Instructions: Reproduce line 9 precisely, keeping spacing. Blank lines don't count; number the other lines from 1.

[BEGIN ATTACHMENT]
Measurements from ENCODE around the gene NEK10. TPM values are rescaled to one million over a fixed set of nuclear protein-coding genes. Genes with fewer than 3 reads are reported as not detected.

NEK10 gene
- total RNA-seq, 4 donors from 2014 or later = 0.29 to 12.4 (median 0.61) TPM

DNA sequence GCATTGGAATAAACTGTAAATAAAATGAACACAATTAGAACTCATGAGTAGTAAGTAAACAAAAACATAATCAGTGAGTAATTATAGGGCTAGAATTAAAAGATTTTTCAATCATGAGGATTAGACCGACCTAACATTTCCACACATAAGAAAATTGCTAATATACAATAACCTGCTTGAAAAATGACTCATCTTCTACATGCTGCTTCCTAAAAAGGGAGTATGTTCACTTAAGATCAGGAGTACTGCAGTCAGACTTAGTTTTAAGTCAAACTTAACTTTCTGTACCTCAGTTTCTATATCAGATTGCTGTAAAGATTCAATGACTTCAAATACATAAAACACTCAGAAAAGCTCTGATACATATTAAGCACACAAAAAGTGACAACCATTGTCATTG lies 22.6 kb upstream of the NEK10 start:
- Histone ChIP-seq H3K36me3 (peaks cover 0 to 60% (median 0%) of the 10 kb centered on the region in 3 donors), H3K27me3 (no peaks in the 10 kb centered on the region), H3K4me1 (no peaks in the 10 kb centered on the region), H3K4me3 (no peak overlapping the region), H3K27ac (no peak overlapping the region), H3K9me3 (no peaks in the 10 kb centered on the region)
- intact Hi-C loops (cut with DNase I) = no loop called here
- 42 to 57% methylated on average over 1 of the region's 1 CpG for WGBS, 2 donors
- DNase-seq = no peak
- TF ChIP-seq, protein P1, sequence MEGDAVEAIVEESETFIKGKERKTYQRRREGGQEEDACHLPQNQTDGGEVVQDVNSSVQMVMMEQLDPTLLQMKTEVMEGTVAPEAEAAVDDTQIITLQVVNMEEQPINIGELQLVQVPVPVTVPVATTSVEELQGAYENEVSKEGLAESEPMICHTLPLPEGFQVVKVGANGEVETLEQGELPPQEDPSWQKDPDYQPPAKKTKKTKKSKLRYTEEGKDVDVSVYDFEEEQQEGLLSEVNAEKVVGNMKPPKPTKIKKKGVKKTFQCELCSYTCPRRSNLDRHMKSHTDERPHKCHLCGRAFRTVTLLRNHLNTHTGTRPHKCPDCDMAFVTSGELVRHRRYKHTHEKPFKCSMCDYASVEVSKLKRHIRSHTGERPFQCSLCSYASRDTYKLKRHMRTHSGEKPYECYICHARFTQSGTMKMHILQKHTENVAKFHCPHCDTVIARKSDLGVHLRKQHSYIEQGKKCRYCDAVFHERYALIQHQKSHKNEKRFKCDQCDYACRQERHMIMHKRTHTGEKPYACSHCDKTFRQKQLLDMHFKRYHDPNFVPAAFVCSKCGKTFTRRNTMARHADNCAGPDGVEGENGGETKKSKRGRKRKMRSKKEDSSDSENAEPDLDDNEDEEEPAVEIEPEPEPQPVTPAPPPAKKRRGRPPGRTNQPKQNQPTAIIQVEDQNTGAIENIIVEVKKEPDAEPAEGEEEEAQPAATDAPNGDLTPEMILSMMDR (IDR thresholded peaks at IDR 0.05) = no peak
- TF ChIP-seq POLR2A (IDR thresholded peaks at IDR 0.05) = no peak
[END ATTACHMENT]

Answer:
- TF ChIP-seq, protein P1, sequence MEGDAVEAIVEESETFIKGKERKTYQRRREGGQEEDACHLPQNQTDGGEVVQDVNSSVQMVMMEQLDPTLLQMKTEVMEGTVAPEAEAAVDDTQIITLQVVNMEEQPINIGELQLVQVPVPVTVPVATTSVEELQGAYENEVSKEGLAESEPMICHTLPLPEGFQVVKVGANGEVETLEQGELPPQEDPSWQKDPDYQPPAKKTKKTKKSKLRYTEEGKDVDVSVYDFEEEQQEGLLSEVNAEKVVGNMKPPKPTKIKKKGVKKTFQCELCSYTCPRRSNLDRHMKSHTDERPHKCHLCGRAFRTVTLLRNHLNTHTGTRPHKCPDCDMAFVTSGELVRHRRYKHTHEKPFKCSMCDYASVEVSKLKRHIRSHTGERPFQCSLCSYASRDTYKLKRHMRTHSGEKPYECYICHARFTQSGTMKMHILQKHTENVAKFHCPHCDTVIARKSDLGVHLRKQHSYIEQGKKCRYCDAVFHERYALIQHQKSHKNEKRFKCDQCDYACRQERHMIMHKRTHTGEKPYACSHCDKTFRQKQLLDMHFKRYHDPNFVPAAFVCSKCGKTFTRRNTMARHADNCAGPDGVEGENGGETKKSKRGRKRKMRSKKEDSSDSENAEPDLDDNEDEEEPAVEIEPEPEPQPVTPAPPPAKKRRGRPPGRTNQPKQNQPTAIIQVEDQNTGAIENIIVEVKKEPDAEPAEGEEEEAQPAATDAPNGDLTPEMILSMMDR (IDR thresholded peaks at IDR 0.05) = no peak